By Cold, Hard Football Facts senior writer John Dudley
The return to the field of New England linebacker Tedy Bruschi, who suffered a minor stroke eight months ago and then had surgery to correct a heart defect, has been the subject of considerable media debate. Although the best doctors have declared him completely healthy and at no additional risk, there are several pigskin "pundits" who continue to uphold their "hypocritic oath" by dispensing uninformed opinions and misguided advice. Bruschi's decision to resume playing has even been questioned by such medical authorities as Michael Irvin, a noted partyologist.  
Here at Cold, Hard Football, we're not doctors, and we don't play ones on TV. We'll put our faith in the medical experts. It's not like Bruschi went from specialist to specialist, hoping to find just one who would clear him to play. He has the unanimous support of every doctor who has examined him. That's good enough for us.
As always, we are chiefly concerned with player performance on the gridiron. The Cold, Hard Football Facts must hold the steely stethoscope of analysis to the pulsating heart of truth. And after a thorough examination, we have concluded that Bruschi is in excellent condition, seemingly getting stronger as each game goes on.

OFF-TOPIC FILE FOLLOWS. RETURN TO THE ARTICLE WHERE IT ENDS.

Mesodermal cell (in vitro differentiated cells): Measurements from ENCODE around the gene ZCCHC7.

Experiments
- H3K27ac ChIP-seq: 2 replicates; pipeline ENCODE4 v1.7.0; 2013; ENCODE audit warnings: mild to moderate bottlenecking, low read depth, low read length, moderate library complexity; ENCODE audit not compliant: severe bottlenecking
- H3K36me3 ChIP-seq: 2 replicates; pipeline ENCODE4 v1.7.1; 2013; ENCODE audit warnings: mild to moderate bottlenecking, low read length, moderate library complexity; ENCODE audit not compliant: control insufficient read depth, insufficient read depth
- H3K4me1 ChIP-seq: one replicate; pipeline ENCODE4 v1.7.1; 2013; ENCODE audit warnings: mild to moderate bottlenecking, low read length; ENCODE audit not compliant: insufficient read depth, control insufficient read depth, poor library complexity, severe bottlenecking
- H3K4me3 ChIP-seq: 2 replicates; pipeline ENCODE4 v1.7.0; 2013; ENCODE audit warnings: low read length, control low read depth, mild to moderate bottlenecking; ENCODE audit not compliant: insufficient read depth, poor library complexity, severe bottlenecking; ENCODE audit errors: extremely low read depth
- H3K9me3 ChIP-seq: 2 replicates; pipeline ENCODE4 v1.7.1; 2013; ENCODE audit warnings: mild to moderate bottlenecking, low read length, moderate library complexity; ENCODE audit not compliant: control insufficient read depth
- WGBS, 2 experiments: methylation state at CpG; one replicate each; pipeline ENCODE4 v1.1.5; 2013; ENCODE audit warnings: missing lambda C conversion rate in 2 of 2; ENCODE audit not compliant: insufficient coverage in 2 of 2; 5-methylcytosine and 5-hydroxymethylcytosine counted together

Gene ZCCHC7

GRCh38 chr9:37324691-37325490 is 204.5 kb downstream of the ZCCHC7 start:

Besides having a last name that is slang for beer, Bruschi has also endeared himself to the fans of New England by routinely coming up with huge plays at crucial times in important games. Over his nine-year career with the Patriots, he has been part of four Super Bowl teams. Just five other players – receiver Troy Brown, fellow linebackers Willie McGinest and the now-retired Ted Johnson, kicker Adam Vinatieri and departed cornerback Ty Law – hold that distinction.
Since Bruschi's vital contributions are too numerous to recount in their entirety, we have limited our retrospective to the fourth quarters of games during the four Super Bowl seasons. What follows is a chronological Tedy Bruschi title-impact Top 10: